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    The GVCC's Public Affairs Committee

    Each month the Chamber's PAC gathers to discuss issues that impact Southwest Washington business. The PAC is a forum where City, State and Federal topics are on the table. The PAC serves in an advisory capacity to the president and the public affairs staff. The committee is responsible for reviewing and recommending actions or positions to the board of directors. The PAC also plays a role in organizing Public Affairs events like: The Legislative Review Luncheon and Legislative Outlook Breakfast. 

    Once a year the GVCC's PAC, the CREDC and the ICC collabrate to create the 'Shared Legislative Agenda' document that is the strong, unified voice of the top issues that affect local business.  

    Click HERE to view the GVCC's 2017 Legislative Priorities. 
     
  • IN THE NEWS...

     

    Public Afffairs Committee Has Full Plate
    PAC Column in the Nov/Dec "Vancouver VISION Magazine." 

    By: Don Russo (Schwabe Law Offices) and Nina Carlson (Northwest Natural)
    Co-Chairs of the Public Affairs Committee (PAC)

    The Greater Vancouver Chamber of Commerce Public Affairs Committee (PAC) began considering a fairly full plate of topics this fall. Varied issues on our agenda for the coming year include public safety funding, minimum wage, affordable housing, a potential parking rate increase in downtown, and a bond measure to support Vancouver Public Schools.

    At the September PAC meeting, attendees heard from Association of Washington Businesses regarding I-433. This initiative seeks to increase the state minimum wage to $13.50 by year 2020 for those 18 and older, and has a paid sick leave requirement. AWB expressed concerns that I-433’s wage increases have the potential to deter businesses from expanding or investing in our community. Discussions also identified beneficial consequences of a mandate for increased minimum wages, particularly in that they serve as a weapon in the battle for affordable housing.

    The discussion at this PAC meeting also considered Vancouver City Council’s proposal for reviving the B&O tax as a means to backfill the current $10.4 million gap in the Public Safety Fund. PAC members expressed concerns about placing the financial responsibility for this funding gap on the backs of businesses when, historically, businesses have not been the majority source of calls for service from the Vancouver Police Department. Further, B&O tax is routinely levied on gross rather than net profits. The Chamber and four other stakeholder groups are slated to meet with the City to discuss a comprehensive long-term funding plan for public safety as well as other critical City services.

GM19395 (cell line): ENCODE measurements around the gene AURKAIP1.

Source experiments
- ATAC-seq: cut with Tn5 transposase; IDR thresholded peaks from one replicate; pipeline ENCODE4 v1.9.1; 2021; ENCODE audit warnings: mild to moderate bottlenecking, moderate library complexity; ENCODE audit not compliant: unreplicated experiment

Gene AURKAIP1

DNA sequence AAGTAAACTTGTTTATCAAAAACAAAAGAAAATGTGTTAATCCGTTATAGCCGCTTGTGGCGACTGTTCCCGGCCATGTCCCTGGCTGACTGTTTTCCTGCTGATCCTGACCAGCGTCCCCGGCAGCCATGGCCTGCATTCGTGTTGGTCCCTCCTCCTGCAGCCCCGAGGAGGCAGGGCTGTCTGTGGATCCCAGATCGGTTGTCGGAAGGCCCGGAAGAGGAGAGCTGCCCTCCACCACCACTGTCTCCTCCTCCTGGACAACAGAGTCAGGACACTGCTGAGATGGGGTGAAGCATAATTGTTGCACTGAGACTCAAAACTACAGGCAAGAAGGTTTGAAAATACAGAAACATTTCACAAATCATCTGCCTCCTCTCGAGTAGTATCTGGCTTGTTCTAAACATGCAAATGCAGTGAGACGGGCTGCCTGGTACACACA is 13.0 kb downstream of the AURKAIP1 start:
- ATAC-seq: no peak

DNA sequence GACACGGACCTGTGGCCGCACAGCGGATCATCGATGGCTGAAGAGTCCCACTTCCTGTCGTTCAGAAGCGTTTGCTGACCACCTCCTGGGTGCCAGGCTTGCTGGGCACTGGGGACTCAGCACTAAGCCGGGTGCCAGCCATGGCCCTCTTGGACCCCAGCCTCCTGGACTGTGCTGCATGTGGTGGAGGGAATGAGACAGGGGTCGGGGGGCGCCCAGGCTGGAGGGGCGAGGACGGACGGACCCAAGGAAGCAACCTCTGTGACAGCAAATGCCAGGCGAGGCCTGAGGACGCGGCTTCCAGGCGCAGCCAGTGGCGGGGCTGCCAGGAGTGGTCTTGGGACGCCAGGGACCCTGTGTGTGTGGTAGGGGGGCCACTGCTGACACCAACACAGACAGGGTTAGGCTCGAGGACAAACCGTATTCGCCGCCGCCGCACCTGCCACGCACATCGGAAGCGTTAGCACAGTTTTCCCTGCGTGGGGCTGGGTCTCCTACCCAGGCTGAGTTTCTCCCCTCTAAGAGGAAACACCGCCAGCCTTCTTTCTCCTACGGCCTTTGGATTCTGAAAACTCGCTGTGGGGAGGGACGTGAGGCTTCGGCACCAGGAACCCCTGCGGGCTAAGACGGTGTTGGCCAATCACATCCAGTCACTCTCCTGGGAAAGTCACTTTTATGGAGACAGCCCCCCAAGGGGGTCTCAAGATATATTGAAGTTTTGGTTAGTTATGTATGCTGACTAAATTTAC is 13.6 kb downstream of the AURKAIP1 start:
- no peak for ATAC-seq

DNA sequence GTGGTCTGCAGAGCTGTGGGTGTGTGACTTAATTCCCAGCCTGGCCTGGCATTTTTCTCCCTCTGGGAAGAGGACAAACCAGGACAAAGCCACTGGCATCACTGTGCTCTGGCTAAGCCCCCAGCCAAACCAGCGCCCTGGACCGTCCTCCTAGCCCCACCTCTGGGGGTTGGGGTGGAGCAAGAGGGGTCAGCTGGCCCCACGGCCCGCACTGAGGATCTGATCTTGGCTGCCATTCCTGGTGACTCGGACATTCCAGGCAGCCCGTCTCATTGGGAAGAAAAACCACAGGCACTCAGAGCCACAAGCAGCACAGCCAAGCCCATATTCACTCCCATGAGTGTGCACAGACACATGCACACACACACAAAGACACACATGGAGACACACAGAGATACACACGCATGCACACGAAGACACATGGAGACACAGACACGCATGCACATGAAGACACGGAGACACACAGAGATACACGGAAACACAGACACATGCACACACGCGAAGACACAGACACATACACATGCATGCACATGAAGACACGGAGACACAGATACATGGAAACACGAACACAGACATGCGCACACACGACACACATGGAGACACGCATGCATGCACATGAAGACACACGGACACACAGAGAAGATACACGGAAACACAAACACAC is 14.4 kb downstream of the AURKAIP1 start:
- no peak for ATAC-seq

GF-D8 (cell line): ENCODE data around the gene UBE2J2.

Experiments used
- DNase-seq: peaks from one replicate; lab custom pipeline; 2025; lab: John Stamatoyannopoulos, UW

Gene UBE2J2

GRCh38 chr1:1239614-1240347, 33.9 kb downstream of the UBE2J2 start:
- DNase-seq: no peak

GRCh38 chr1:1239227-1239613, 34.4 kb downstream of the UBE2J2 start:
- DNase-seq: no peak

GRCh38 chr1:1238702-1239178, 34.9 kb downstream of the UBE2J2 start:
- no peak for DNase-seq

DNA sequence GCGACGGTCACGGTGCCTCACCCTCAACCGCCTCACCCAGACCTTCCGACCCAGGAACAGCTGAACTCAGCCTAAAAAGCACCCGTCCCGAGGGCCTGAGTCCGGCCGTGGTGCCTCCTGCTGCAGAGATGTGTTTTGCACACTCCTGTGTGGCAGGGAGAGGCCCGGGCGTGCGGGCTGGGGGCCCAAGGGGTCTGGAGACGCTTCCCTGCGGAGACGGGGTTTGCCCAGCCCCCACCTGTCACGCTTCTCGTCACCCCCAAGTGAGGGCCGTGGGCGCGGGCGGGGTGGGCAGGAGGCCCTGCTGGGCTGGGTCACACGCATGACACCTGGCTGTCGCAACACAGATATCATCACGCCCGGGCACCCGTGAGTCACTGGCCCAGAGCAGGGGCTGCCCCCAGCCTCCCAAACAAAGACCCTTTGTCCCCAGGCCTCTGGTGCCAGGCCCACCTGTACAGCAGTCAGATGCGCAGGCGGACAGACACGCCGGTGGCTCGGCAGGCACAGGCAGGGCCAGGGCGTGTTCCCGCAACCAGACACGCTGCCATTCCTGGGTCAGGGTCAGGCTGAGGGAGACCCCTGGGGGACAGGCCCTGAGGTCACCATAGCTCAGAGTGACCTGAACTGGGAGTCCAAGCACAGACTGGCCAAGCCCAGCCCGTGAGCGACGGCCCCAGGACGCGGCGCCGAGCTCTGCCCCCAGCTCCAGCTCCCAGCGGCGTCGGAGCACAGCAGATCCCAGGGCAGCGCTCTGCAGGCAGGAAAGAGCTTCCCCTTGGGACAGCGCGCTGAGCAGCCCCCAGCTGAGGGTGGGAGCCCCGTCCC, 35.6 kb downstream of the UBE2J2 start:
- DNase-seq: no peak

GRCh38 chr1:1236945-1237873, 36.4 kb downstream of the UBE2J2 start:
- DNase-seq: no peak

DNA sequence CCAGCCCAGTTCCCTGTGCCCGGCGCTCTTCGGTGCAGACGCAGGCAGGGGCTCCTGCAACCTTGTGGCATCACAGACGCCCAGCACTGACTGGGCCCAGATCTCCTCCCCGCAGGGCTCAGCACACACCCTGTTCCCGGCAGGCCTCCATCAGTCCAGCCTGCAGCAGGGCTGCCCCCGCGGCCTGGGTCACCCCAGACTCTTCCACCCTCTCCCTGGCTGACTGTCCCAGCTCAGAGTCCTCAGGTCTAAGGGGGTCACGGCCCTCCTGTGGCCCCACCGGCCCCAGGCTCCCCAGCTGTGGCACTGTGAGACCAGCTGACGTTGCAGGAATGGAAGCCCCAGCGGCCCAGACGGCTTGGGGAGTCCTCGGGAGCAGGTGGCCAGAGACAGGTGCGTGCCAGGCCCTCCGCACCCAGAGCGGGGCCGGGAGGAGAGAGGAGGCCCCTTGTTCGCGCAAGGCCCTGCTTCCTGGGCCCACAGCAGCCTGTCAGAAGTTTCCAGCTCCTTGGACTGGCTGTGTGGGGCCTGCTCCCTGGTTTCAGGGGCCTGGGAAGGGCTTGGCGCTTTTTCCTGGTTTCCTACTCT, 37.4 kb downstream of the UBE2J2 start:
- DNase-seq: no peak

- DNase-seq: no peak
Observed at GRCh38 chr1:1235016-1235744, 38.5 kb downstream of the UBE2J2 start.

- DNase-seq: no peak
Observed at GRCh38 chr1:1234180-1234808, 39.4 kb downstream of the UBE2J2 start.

Future agenda items that the PAC will be weighing in on include Proposition 1, an additional in-City property tax aimed at creating an Affordable Housing Fund to assist low income Vancouver residents who are facing housing issues; a Vancouver Public Schools bond measure to replace several older school buildings, make improvements at other schools and ease overcrowding, and also I-733. This initiative seeks to levy a direct carbon tax on coal, oil, and natural gas - which claims to be carbon neutral. Many fear that I-733 will drive up energy costs and threaten business interests. Candid conversations on proposed tax increases and other issues provide the PAC with valuable insight into the concerns of and benefits for our membership as we work to inform GVCC leadership on these topics.

    In short, your GVCC Public Affairs Committee continues its work evaluating the impacts of key issues and proposed legislation on our members and local businesses. The PAC is particularly proud of its role last year in providing guidance to the GVCC Board of Directors on the proposed oil terminal at the Port. We look forward to supporting Chamber leadership in navigating the complex and varied issues throughout the coming year. The main objective of GVCC PAC’s work with our legislative and community leaders is to best represent you and your concerns.

     

    City Looks at Councilmatic Tax Increases to Cover Funding Shortfall - B&O Tax Reinstatement Among List of Options
    PAC Column in the Sept/Oct "Vancouver VISION Magazine." 

    By: LeAnne Bremer of Miller Nash Graham & Dunn LLP
    Chairwoman of the Public Affairs Committee (PAC)